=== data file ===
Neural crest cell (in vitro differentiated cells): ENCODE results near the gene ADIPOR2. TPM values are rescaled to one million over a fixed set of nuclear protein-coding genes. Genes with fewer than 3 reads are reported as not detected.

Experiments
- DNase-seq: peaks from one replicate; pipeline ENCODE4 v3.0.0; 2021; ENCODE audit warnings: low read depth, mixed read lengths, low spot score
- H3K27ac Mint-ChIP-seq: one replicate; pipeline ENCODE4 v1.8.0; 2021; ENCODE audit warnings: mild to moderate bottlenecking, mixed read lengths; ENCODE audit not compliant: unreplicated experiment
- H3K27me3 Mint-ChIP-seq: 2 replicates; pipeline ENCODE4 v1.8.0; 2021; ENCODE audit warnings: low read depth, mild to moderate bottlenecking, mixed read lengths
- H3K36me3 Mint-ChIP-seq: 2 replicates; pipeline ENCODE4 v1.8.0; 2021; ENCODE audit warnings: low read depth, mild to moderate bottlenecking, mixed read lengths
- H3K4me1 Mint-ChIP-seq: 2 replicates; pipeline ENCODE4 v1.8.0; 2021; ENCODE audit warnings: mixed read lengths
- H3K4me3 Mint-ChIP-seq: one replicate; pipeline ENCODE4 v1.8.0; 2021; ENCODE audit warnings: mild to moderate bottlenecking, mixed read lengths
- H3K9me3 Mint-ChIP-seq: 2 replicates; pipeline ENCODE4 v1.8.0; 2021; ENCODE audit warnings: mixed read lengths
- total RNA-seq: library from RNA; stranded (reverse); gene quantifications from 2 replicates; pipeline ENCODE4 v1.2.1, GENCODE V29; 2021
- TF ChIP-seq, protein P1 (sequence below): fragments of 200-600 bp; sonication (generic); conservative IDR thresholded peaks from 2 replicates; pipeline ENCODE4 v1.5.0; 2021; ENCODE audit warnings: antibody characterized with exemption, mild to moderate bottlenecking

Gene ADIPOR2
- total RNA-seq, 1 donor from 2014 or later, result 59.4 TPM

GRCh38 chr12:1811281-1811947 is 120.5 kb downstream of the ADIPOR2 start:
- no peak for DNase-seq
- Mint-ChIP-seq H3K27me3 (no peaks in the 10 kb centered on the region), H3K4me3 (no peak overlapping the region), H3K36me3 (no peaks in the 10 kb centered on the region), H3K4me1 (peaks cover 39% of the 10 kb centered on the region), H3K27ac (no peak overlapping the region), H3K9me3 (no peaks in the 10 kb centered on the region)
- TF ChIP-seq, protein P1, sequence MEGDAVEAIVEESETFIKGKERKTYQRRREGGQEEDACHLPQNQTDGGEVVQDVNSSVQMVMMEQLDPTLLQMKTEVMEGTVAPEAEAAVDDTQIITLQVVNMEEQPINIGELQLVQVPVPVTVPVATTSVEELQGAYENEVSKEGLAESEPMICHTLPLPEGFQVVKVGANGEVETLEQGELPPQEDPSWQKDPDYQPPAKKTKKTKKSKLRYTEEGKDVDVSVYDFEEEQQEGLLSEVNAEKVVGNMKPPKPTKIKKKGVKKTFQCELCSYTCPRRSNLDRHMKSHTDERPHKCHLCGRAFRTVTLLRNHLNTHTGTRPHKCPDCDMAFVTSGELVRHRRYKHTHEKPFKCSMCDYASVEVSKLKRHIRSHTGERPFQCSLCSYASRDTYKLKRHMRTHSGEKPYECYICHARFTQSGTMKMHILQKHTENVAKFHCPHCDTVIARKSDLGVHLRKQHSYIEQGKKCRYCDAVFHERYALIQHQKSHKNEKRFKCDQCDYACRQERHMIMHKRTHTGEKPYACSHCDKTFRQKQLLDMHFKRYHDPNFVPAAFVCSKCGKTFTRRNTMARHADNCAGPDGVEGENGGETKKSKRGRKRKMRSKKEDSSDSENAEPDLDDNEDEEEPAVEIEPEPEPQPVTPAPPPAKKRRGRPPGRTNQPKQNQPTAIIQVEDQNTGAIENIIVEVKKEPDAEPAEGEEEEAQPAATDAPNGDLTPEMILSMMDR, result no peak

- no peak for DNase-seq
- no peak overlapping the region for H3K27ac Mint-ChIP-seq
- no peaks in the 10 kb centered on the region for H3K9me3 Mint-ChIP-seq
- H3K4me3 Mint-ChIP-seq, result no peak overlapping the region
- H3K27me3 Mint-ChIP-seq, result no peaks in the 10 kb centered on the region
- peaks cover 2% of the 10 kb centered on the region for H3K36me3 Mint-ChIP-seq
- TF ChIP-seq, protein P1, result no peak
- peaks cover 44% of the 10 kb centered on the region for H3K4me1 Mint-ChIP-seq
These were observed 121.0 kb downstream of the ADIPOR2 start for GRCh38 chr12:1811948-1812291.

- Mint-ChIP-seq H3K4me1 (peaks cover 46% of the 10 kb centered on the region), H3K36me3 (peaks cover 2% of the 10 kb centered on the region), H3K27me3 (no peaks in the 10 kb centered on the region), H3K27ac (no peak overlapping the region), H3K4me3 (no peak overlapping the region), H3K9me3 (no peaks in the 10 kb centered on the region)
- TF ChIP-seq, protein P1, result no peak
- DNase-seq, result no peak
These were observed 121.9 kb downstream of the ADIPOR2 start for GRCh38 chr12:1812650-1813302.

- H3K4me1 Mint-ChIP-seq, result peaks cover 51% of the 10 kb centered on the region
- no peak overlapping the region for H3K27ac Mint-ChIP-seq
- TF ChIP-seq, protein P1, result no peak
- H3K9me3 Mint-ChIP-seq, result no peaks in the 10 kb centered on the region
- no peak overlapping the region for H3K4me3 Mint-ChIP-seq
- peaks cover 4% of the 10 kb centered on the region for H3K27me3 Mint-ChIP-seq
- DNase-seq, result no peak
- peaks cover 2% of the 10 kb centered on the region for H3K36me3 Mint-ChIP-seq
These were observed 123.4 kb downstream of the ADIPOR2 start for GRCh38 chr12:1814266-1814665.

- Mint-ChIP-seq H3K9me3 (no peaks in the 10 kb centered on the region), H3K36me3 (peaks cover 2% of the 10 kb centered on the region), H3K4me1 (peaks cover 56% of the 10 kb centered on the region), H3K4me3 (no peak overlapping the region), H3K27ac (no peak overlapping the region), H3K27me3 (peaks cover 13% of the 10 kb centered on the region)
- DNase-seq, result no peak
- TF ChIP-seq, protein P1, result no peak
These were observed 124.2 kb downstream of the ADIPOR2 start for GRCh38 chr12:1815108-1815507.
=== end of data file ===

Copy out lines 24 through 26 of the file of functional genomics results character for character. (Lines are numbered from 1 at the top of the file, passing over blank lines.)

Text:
- TF ChIP-seq, protein P1, result no peak
- peaks cover 44% of the 10 kb centered on the region for H3K4me1 Mint-ChIP-seq
These were observed 121.0 kb downstream of the ADIPOR2 start for GRCh38 chr12:1811948-1812291.